Peru's Sol Posts the Biggest Weekly Gain Since August on Fed Stimulus Plan

Peru’s sol had its biggest weekly rise since August as the Federal Reserve’s measures to boost the U.S. economy lifted commodity prices and fueled demand for higher-yielding, emerging-market currencies.

The sol strengthened 0.2 percent to 2.7925 per U.S. dollar at 3:06 p.m. New York time, from 2.7985 on Oct. 29. The currency gained 0.1 percent today. It increased 0.7 percent during the week ended Aug. 6.

The Fed’s plan to buy an additional $600 billion of Treasuries to boost liquidity has weakened the dollar and boosted demand prospects for commodities, which account for three quarters of Peru’s exports, said Mike Moran, a currency strategist at Standard Chartered Bank in New York. Prices for copper and gold, Peru’s top exports, rose.

“We are edging back towards this weak-dollar environment, at least for the next month,” Moran said.

Peruvian policy makers are “tinkering” with administrative measures to stem a possible surge in dollar inflows as investors seek higher yields in fast-growing economies, Moran said. The measures are likely to prevent the sol from strengthening beyond 2.78 per dollar this year, he said.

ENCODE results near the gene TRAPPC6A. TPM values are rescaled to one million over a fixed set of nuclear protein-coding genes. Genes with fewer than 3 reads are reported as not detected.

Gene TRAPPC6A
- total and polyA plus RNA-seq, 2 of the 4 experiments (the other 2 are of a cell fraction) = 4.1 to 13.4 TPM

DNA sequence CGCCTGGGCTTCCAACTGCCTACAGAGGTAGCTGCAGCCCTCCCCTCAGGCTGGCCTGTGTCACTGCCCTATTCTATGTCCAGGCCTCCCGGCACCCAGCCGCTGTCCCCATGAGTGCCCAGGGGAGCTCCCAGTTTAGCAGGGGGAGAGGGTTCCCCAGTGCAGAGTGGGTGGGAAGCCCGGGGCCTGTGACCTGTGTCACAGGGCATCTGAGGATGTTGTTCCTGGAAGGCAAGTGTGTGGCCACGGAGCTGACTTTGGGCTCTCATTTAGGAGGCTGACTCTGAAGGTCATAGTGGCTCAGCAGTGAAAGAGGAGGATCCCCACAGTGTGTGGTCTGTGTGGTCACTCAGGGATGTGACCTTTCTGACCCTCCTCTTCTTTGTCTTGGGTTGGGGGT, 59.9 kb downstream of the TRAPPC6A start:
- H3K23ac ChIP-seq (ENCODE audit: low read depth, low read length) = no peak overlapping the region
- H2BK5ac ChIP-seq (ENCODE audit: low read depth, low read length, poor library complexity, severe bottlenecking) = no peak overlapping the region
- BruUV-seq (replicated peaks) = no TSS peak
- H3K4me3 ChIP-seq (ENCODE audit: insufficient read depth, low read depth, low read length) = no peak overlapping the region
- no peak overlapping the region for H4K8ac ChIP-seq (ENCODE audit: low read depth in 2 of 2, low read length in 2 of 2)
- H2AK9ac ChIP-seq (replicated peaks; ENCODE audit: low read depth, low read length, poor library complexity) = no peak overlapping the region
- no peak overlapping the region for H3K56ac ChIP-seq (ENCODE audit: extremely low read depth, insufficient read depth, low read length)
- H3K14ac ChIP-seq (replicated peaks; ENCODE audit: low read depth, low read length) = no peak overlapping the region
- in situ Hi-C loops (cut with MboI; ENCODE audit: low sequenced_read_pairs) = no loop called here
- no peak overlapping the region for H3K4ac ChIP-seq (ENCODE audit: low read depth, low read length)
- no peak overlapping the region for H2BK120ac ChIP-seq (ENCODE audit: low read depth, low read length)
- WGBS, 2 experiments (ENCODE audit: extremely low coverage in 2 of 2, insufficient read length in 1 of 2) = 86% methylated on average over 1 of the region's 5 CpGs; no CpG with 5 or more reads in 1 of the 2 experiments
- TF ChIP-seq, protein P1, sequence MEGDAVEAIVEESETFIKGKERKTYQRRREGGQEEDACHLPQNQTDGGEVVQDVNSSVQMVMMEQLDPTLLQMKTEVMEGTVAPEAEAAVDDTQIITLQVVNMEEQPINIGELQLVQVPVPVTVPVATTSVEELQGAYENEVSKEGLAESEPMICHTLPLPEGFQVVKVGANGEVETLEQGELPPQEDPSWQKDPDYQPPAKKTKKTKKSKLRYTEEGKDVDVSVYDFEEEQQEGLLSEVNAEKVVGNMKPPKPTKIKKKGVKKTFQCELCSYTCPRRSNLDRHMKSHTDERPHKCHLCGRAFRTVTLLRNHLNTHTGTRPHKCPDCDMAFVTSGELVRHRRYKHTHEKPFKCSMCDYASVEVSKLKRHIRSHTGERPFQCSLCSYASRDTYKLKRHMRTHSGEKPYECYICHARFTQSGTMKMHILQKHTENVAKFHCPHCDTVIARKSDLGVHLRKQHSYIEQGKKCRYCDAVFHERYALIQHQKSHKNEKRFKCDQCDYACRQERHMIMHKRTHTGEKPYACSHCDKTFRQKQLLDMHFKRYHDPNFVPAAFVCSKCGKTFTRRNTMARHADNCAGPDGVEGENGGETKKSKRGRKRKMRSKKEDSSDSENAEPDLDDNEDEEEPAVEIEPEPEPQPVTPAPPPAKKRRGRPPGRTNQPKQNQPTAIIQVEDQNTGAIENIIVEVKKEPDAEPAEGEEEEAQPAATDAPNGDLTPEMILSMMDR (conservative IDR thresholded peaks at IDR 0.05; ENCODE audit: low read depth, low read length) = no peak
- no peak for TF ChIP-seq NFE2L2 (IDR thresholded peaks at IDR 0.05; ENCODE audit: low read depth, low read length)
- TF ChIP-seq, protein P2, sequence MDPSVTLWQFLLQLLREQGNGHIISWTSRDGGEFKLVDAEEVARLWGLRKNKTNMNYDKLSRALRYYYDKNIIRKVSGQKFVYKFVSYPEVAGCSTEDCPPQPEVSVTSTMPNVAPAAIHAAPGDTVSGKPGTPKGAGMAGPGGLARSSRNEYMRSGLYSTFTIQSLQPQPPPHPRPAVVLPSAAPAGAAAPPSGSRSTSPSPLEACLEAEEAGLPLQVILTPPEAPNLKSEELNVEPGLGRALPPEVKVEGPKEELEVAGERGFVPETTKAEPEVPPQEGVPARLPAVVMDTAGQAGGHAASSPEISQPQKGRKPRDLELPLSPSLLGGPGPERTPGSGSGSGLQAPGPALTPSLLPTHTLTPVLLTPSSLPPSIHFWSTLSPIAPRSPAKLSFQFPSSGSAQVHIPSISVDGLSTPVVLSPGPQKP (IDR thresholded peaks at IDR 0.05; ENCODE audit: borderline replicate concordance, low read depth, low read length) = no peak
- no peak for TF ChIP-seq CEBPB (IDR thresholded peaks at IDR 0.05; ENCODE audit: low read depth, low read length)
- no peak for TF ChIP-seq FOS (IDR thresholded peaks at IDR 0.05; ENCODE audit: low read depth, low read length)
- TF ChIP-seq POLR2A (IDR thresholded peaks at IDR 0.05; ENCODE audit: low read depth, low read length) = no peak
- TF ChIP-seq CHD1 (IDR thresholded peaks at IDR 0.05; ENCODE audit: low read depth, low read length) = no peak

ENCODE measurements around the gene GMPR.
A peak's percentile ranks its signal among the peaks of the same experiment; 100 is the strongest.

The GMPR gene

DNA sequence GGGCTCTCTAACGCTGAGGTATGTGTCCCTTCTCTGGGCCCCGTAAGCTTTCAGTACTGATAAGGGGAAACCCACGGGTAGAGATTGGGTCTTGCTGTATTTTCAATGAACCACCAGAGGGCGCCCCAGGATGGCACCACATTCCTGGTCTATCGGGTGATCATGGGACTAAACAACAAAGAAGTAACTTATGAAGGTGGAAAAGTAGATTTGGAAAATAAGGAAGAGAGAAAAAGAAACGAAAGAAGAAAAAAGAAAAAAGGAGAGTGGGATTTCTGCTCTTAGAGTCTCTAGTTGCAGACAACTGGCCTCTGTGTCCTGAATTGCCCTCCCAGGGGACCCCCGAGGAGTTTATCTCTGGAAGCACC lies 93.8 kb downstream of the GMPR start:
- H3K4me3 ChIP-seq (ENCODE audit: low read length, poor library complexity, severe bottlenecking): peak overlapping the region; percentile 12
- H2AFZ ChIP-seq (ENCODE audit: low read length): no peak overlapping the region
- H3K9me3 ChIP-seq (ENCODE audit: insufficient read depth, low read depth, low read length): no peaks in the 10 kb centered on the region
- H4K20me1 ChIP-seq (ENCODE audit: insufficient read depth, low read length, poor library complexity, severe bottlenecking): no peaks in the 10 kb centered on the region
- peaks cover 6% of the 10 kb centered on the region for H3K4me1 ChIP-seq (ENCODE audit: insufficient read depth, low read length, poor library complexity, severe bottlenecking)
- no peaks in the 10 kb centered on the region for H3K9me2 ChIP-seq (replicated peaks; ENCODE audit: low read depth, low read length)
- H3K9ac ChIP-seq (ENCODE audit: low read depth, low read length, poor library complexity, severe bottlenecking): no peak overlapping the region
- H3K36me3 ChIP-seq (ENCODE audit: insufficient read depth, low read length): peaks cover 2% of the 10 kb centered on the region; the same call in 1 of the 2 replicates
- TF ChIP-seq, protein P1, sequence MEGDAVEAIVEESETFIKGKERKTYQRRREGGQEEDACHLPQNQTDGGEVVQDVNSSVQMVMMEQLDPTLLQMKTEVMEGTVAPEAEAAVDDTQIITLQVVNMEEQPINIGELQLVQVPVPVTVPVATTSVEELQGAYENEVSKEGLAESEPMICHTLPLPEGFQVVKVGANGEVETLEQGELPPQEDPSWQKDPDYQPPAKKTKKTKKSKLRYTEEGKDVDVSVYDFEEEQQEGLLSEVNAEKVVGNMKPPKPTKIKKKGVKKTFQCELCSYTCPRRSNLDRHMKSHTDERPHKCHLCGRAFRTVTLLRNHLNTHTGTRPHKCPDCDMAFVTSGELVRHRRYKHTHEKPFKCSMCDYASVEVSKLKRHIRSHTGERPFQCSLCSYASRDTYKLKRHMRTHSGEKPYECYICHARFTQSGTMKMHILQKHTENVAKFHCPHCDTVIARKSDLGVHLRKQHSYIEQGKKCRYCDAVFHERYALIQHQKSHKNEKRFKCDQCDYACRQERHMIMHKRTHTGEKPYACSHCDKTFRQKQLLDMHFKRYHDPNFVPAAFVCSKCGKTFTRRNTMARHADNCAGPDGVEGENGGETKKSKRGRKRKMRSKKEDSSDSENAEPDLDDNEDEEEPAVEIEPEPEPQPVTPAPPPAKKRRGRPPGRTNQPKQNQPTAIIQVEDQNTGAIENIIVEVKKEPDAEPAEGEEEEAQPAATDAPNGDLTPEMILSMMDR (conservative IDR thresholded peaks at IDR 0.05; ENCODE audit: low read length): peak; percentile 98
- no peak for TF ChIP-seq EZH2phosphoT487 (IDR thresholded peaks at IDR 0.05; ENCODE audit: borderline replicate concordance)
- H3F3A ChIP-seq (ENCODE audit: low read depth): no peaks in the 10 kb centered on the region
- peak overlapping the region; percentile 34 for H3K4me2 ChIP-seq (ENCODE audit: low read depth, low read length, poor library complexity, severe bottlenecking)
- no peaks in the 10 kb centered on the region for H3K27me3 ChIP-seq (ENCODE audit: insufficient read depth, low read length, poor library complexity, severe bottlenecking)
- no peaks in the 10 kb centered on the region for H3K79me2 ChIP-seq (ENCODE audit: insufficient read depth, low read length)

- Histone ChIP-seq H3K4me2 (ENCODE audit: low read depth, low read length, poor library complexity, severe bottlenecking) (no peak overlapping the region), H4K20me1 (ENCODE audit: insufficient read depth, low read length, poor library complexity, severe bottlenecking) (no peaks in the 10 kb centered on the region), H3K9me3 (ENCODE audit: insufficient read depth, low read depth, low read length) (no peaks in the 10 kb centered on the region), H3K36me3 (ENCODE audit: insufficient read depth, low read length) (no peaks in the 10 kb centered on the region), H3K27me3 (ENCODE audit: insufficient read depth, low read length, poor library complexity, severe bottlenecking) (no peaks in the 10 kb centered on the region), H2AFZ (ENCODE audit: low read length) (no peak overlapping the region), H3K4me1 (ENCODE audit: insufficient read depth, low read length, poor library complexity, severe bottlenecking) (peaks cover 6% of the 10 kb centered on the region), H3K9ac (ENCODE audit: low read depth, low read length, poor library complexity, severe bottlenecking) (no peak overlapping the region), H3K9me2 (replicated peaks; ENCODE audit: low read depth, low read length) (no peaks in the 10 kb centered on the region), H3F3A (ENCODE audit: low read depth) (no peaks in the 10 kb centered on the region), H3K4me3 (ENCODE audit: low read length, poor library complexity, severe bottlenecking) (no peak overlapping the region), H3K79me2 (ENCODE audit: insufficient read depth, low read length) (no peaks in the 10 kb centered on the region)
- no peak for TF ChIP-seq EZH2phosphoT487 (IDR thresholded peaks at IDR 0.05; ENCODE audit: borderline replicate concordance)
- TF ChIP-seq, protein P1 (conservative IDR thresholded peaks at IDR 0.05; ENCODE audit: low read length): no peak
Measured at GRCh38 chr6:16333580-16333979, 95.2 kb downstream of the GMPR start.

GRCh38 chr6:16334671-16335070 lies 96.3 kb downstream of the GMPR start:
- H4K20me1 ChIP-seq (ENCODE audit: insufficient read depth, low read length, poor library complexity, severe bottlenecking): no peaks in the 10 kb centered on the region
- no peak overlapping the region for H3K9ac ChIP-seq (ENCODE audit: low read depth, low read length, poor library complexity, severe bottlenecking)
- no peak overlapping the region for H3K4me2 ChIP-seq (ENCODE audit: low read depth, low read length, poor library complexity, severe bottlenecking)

‘Hard to Break’

“They’re going to experiment. They’re going to tinker to get the right blend,” Moran said. “Around 2.78 will be very hard to break.”

Peru’s central bank began issuing certificates of deposit redeemable in dollars last month to give investors a way to benefit from higher interest rates without fueling demand for the sol. The bank sold 320 million soles ($114.6 million) of three-month certificates this week, including 150 million soles today.

The bank has bought almost $9 billion this year in the foreign exchange market to ease gains in the sol. It hasn’t bought dollars since it began issuing the new securities on Oct. 20. The currency has strengthened 3.4 percent this year.

The banking regulator will introduce a cap on local banks’ dollar forward holdings this month to stem foreign inflows and limit currency volatility, Bank Superintendent Felipe Tam Fox said last week.

The yield on Peru’s benchmark 8.6 percent sol-denominated bond due August 2017 rose 5 basis points, or 0.05 percentage point, today to 4.83 percent, according to Deutsche Bank AG’s local unit.

To contact the reporter on this story: John Quigley in Lima at jquigley8@bloomberg.net

To contact the editor responsible for this story: David Papadopoulos at papadopoulos@bloomberg.net

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